Statistics Canada says strong numbers for energy exports helped the country's real gross domestic product bounce back from a second-quarter contraction.
The Fort McMurray wildfires back in May of this year really messed with our economy, mainly because of the temporary shutdowns in oil sands production, the mass evacuations that ensued, and the overall disruption to employment in the area.
"Economic momentum in September is thus expected to point to an economy that has returned to its "business as usual" of sub-two per cent growth", the bank said.
Statistics Canada reported Wednesday that real gross domestic product rose at an annualized rate of 3.5 per cent in the quarter ended September 30, the fastest quarter-over-quarter pace since the 2014 second quarter. The Bank of Canada's official forecasts, last updated in October, call for an annualized growth pace of just 1.5 per cent in the fourth quarter, and annual growth of 1.1 per cent in 2016 and 2 per cent in 2017.
Statscan said exports of goods and services surged at an annualized pace of 8.9 per cent in the quarter, a reversal from the 14.8-per-cent decline in the second quarter.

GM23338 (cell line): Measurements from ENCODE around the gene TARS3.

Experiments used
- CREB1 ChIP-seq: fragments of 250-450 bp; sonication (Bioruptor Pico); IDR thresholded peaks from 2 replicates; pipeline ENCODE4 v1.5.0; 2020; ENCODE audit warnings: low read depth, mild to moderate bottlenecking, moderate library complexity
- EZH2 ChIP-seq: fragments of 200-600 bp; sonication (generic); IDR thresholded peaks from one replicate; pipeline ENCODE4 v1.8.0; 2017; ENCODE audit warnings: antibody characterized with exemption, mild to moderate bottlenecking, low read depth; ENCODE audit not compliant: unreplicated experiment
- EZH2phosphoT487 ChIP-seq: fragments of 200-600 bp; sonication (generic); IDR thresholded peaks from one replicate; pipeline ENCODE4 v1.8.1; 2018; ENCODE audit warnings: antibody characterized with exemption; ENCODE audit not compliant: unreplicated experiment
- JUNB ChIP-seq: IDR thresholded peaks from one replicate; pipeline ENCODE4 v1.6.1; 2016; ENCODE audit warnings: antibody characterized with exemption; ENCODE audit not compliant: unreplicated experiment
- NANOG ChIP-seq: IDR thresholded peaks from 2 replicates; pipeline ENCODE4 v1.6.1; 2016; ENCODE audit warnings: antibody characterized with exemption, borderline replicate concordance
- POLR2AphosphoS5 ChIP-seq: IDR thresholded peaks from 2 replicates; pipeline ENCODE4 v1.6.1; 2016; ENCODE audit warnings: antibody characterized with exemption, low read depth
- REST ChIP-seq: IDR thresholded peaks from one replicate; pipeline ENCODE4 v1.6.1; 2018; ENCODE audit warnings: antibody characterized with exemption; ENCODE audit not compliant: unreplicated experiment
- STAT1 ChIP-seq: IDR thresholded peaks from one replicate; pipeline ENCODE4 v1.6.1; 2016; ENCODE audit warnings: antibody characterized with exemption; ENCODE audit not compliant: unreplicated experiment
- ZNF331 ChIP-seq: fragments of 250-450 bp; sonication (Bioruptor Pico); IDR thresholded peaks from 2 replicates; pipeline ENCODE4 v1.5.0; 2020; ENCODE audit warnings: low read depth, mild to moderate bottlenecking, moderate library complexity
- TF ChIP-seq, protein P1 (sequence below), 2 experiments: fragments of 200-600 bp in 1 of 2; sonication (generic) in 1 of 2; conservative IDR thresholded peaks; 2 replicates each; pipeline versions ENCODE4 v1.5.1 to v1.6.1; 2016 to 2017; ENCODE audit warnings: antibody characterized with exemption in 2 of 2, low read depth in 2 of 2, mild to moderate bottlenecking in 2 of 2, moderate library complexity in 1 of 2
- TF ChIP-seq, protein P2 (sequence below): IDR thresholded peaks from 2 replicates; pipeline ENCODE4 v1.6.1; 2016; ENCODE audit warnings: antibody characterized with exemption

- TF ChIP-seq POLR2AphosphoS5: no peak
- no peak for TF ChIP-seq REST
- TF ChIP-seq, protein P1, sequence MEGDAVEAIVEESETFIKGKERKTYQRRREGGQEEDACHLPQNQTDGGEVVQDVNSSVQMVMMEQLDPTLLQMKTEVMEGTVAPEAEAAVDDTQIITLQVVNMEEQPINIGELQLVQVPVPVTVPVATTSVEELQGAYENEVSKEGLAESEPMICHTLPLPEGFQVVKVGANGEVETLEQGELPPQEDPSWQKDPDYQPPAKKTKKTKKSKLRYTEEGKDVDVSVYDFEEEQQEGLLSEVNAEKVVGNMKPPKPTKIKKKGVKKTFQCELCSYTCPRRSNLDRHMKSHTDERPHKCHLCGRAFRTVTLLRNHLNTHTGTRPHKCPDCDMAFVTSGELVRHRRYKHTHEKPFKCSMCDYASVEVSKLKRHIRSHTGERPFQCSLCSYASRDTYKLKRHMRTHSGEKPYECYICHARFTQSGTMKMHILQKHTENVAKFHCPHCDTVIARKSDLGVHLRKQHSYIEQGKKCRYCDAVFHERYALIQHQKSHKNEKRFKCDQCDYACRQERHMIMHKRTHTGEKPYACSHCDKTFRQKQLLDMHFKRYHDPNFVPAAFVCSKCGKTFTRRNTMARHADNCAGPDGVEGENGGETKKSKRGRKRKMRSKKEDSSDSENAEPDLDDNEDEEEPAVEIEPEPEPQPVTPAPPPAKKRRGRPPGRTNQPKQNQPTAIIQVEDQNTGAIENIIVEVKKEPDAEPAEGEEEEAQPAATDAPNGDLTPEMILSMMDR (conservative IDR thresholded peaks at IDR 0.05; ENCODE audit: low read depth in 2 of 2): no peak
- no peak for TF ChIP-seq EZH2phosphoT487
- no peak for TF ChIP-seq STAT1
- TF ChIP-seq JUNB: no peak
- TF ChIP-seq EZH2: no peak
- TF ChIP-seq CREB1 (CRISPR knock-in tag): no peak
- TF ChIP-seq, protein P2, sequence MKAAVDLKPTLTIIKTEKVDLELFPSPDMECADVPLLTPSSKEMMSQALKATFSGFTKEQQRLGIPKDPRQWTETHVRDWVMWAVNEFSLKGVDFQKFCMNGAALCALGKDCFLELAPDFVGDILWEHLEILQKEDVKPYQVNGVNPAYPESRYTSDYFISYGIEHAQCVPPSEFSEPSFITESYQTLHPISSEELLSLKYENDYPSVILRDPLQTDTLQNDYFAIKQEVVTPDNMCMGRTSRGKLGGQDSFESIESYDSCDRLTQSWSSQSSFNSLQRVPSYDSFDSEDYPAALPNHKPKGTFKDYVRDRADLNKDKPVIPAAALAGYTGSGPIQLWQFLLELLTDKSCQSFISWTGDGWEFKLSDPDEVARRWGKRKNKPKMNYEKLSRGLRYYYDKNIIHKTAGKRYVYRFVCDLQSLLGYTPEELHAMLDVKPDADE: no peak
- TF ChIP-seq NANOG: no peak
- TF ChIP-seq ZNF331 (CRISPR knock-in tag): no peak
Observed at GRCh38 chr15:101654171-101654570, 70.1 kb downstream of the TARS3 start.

Housing more than fully offset strong non-residential business investment, meaning overall business capital spending was down for an eighth-straight quarter.
The Canadian dollar was boosted by the data and a jump in oil prices.
But TD Economist Brian DePratto seems to be much more cautious than that.
"Unfortunately, when you kind of open the hood on it, there's a little bit less to be happy about than what we might have expected". Household spending remained a key economic driver and a continued slide in business investment was a disappointment because analysts had been expecting to a bit of a "bottoming out", he said.
A rebound in energy exports after a second quarter decline is at the root of the growth.
Exports of goods grew 2.3% thanks to an increase in consumer goods (+3.6%), metal ores and non-metallic minerals (+5.7%), industrial machinery, equipment and parts (+3.7%) and forestry products and building and packaging materials (+2.7%).
The lower transfer costs followed British Columbia's introduction of a new tax on home purchases by non-residents, the report noted.